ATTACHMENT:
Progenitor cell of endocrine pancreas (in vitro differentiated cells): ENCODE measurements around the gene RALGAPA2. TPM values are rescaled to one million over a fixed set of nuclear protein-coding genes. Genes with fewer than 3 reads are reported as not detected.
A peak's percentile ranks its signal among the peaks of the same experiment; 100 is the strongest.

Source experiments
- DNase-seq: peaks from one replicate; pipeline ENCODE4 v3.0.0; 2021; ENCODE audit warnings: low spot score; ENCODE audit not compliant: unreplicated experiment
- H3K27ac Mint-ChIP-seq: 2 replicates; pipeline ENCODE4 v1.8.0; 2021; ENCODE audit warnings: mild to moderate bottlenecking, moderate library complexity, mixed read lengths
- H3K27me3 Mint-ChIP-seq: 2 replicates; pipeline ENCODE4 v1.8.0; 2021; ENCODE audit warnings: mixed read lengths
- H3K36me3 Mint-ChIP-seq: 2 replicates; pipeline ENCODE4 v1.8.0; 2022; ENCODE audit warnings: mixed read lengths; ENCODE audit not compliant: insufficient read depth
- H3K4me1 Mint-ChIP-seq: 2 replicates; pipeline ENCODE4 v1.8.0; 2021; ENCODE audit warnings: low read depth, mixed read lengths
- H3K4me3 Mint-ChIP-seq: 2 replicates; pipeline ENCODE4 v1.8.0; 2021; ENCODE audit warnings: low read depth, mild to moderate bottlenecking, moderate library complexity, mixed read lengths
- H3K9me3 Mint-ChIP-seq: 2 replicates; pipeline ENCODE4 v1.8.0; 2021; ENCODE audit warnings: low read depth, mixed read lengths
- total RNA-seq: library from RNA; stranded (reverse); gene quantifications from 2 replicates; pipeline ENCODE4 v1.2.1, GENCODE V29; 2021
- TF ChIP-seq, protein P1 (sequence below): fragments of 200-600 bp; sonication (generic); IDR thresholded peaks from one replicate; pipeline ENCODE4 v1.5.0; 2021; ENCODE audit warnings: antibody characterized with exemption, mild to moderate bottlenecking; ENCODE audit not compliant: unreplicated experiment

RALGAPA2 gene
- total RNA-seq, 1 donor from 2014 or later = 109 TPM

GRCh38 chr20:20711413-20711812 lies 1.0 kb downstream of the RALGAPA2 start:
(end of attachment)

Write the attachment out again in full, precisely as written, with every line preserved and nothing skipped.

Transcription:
Progenitor cell of endocrine pancreas (in vitro differentiated cells): ENCODE measurements around the gene RALGAPA2. TPM values are rescaled to one million over a fixed set of nuclear protein-coding genes. Genes with fewer than 3 reads are reported as not detected.
A peak's percentile ranks its signal among the peaks of the same experiment; 100 is the strongest.

Source experiments
- DNase-seq: peaks from one replicate; pipeline ENCODE4 v3.0.0; 2021; ENCODE audit warnings: low spot score; ENCODE audit not compliant: unreplicated experiment
- H3K27ac Mint-ChIP-seq: 2 replicates; pipeline ENCODE4 v1.8.0; 2021; ENCODE audit warnings: mild to moderate bottlenecking, moderate library complexity, mixed read lengths
- H3K27me3 Mint-ChIP-seq: 2 replicates; pipeline ENCODE4 v1.8.0; 2021; ENCODE audit warnings: mixed read lengths
- H3K36me3 Mint-ChIP-seq: 2 replicates; pipeline ENCODE4 v1.8.0; 2022; ENCODE audit warnings: mixed read lengths; ENCODE audit not compliant: insufficient read depth
- H3K4me1 Mint-ChIP-seq: 2 replicates; pipeline ENCODE4 v1.8.0; 2021; ENCODE audit warnings: low read depth, mixed read lengths
- H3K4me3 Mint-ChIP-seq: 2 replicates; pipeline ENCODE4 v1.8.0; 2021; ENCODE audit warnings: low read depth, mild to moderate bottlenecking, moderate library complexity, mixed read lengths
- H3K9me3 Mint-ChIP-seq: 2 replicates; pipeline ENCODE4 v1.8.0; 2021; ENCODE audit warnings: low read depth, mixed read lengths
- total RNA-seq: library from RNA; stranded (reverse); gene quantifications from 2 replicates; pipeline ENCODE4 v1.2.1, GENCODE V29; 2021
- TF ChIP-seq, protein P1 (sequence below): fragments of 200-600 bp; sonication (generic); IDR thresholded peaks from one replicate; pipeline ENCODE4 v1.5.0; 2021; ENCODE audit warnings: antibody characterized with exemption, mild to moderate bottlenecking; ENCODE audit not compliant: unreplicated experiment

RALGAPA2 gene
- total RNA-seq, 1 donor from 2014 or later = 109 TPM

GRCh38 chr20:20711413-20711812 lies 1.0 kb downstream of the RALGAPA2 start: